The Tar Sands Industry
Currently, oil is not produced from tar sands on a significant commercial level in the United States; in fact, only Canada has a large-scale commercial tar sands industry, though a small amount of oil from tar sands is produced commercially in Venezuela. The Canadian tar sands industry is centered in Alberta, and more than one million barrels of synthetic oil are produced from these resources per day. Currently, tar sands represent about 40% of Canada’s oil production, and output is expanding rapidly. Approximately 20% of U.S. crude oil and products come from Canada, and a substantial portion of this amount comes from tar sands. The tar sands are extracted both by mining and in situ recovery methods (see below). Canadian tar sands are different than U.S. tar sands in that Canadian tar sands are water wetted, while U.S tar sands are hydrocarbon wetted. As a result of this difference, extraction techniques for the tar sands in Utah will be different than for those in Alberta.
Recently, prices for crude oil have again risen to levels that may make tar-sands-based oil production in the United States commercially attractive, and both government and industry are interested in pursuing the development of tar sands oil resources as an alternative to conventional oil .
Tar Sands Extraction and Processing
Tar Sands Open Pit Mining, Alberta, Canada
Tar sands deposits near the surface can be recovered by open pit mining techniques. New methods introduced in the 1990s considerably improved the efficiency of tar sands mining, thus reducing the cost. These systems use large hydraulic and electrically powered shovels to dig up tar sands and load them into enormous trucks that can carry up to 320 tons of tar sands per load.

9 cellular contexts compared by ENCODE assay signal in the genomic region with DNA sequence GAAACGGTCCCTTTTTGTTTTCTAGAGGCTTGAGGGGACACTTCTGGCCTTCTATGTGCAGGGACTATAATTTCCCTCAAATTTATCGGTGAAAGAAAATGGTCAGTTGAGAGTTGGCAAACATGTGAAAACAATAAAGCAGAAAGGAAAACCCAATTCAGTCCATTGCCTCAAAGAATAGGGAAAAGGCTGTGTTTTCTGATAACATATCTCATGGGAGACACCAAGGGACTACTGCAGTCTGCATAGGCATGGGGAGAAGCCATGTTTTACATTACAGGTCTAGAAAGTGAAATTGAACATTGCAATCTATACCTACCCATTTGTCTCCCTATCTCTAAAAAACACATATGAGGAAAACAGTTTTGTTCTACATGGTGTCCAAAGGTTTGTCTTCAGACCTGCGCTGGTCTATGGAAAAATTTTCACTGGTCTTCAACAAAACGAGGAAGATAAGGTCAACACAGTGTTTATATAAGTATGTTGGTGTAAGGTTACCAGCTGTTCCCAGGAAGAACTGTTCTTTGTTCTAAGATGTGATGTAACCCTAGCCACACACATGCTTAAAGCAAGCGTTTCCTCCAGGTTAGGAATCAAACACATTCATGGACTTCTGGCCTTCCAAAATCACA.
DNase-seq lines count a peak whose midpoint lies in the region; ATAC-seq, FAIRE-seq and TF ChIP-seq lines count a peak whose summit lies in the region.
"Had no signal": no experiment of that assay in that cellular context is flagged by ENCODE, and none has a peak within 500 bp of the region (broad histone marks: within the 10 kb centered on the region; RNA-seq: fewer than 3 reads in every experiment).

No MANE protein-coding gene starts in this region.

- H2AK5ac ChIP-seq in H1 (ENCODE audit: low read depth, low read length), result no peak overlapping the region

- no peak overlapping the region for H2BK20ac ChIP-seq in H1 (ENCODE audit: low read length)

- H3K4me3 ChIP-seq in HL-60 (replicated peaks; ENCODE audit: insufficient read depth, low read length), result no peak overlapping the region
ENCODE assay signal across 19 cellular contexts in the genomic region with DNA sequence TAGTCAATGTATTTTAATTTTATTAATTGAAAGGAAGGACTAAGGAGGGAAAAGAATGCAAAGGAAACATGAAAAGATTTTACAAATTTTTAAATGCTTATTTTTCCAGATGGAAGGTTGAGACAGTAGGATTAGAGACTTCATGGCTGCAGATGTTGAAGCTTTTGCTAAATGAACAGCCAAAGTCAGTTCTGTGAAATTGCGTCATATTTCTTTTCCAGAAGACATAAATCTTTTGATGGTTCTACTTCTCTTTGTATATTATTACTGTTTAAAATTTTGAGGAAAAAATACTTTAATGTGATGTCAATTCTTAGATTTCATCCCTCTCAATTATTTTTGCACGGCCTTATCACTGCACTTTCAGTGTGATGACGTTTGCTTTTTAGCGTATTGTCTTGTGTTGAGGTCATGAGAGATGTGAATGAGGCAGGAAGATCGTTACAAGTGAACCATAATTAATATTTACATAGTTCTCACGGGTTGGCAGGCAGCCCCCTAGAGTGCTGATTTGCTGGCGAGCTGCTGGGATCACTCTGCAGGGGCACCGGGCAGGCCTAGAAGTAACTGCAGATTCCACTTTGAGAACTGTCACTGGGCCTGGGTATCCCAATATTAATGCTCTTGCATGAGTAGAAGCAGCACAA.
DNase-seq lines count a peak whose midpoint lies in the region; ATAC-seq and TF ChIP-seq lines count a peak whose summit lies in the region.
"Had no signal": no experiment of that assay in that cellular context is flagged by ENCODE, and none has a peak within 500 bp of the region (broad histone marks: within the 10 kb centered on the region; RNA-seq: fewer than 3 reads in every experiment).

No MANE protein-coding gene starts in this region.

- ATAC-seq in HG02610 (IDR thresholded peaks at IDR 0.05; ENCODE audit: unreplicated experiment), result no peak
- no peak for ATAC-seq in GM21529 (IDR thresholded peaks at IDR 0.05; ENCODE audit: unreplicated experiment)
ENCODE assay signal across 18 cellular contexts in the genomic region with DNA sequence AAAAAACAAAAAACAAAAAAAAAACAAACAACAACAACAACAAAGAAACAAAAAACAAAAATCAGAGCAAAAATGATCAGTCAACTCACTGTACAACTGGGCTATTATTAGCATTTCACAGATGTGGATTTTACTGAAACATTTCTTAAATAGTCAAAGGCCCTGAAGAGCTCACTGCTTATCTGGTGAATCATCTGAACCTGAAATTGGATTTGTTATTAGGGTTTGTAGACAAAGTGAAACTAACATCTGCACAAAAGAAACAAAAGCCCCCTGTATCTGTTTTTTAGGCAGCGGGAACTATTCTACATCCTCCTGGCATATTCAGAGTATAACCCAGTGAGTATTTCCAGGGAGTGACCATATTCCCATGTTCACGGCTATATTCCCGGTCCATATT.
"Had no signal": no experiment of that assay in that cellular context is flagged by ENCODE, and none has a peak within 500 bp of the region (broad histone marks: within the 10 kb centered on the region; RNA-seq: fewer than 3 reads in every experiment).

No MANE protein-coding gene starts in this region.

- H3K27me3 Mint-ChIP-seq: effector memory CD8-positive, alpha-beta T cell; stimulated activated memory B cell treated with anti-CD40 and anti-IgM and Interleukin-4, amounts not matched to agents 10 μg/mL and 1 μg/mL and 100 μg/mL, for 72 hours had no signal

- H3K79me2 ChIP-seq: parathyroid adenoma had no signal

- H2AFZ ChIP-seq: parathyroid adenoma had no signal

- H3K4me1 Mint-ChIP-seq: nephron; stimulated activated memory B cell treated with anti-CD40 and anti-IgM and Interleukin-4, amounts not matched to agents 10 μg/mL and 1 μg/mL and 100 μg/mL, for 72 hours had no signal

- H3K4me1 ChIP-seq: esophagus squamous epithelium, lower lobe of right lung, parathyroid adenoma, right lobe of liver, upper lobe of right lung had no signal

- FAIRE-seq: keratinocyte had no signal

Tar Sands Extraction Separation Cell, Alberta, Canada
After mining, the tar sands are transported to an extraction plant. where a hot water process separates the bitumen from sand, water, and minerals. The separation takes place in separation cells. Hot water is added to the sand, and the resulting slurry is piped to the extraction plant where it is agitated. The combination of hot water and agitation releases bitumen from the oil sand, and causes tiny air bubbles to attach to the bitumen droplets, that float to the top of the separation vessel, where the bitumen can be skimmed off. Further processing removes residual water and solids. The bitumen is then transported and eventually upgraded into synthetic crude oil.
See the Photos page for additional photos of tar sand processing facilities.
About two tons of tar sands are required to produce one barrel of oil. Roughly 75% of the bitumen can be recovered from sand. After oil extraction, the spent sand and other materials are then returned to the mine, which is eventually reclaimed.
In-situ production methods are used on bitumen deposits buried too deep for mining to be economically recovered. These techniques include steam injection. solvent injection, and firefloods, in which oxygen is injected and part of the resource burned to provide heat. So far steam injection has been the favoured method. Some of these extraction methods require large amounts of both water and energy (for heating and pumping).
Both mining and processing of tar sands involve a variety of environmental impacts. such as global warming and greenhouse gas emissions, disturbance of mined land; impacts on wildlife and air and water quality. The development of a commercial tar sands industry in the U.S. would also have significant social and economic impacts on local communities. Of special concern in the relatively arid western United States is the large amount of water required for tar sands processing; currently, tar sands extraction and processing require several barrels of water for each barrel of oil produced, though some of the water can be recycled.
For More Information
Additional information on tar sands is available through the Web. Visit the Links page to access sites with more information.